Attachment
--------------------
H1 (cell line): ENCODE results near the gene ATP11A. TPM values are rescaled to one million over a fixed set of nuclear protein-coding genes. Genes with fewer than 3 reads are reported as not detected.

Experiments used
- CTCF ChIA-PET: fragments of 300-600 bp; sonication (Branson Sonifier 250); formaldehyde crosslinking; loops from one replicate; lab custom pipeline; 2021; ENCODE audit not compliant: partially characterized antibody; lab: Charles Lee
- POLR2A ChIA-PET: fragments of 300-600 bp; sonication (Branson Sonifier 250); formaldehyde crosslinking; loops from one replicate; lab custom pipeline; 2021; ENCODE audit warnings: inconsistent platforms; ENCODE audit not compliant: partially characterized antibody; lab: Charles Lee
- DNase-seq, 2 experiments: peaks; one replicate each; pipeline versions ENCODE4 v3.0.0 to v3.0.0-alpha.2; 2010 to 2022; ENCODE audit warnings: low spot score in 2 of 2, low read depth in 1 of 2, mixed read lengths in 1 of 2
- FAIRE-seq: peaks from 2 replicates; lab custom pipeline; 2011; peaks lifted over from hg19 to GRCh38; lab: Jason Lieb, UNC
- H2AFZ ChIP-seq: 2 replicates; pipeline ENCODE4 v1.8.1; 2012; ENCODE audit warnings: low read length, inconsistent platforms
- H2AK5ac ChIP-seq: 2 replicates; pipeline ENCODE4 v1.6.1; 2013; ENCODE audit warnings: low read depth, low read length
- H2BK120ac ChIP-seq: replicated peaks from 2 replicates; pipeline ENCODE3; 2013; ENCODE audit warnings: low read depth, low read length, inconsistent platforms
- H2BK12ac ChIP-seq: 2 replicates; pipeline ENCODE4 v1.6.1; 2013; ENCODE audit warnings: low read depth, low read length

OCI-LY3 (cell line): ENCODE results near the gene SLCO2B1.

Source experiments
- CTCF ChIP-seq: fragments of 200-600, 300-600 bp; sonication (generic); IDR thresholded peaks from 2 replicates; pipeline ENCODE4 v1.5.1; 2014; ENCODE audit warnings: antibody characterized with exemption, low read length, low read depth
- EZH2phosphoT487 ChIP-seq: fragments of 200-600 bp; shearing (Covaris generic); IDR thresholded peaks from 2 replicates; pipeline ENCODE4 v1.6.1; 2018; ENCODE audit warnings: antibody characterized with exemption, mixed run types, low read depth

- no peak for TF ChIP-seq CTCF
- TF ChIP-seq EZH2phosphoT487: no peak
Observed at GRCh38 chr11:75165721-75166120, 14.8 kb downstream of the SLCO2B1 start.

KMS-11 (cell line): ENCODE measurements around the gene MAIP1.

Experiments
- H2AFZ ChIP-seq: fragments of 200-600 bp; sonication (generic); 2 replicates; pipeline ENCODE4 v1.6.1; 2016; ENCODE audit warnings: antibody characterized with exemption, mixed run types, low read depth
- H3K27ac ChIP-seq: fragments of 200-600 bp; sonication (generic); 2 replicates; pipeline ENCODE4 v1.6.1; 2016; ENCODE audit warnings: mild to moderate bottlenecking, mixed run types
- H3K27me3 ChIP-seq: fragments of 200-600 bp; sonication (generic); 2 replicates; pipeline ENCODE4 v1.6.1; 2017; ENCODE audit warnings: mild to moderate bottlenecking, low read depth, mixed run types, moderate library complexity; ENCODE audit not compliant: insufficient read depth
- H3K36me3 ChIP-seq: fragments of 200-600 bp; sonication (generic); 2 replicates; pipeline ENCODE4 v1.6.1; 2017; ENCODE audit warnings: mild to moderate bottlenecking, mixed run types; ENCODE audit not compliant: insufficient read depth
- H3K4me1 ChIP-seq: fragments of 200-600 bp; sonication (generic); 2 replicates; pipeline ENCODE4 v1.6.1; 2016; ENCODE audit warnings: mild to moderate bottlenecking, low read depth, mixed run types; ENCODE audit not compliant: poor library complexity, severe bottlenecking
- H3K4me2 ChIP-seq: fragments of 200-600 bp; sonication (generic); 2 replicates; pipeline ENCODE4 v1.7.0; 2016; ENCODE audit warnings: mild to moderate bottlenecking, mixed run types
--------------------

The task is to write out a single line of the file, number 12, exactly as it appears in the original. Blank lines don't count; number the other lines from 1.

Source experiments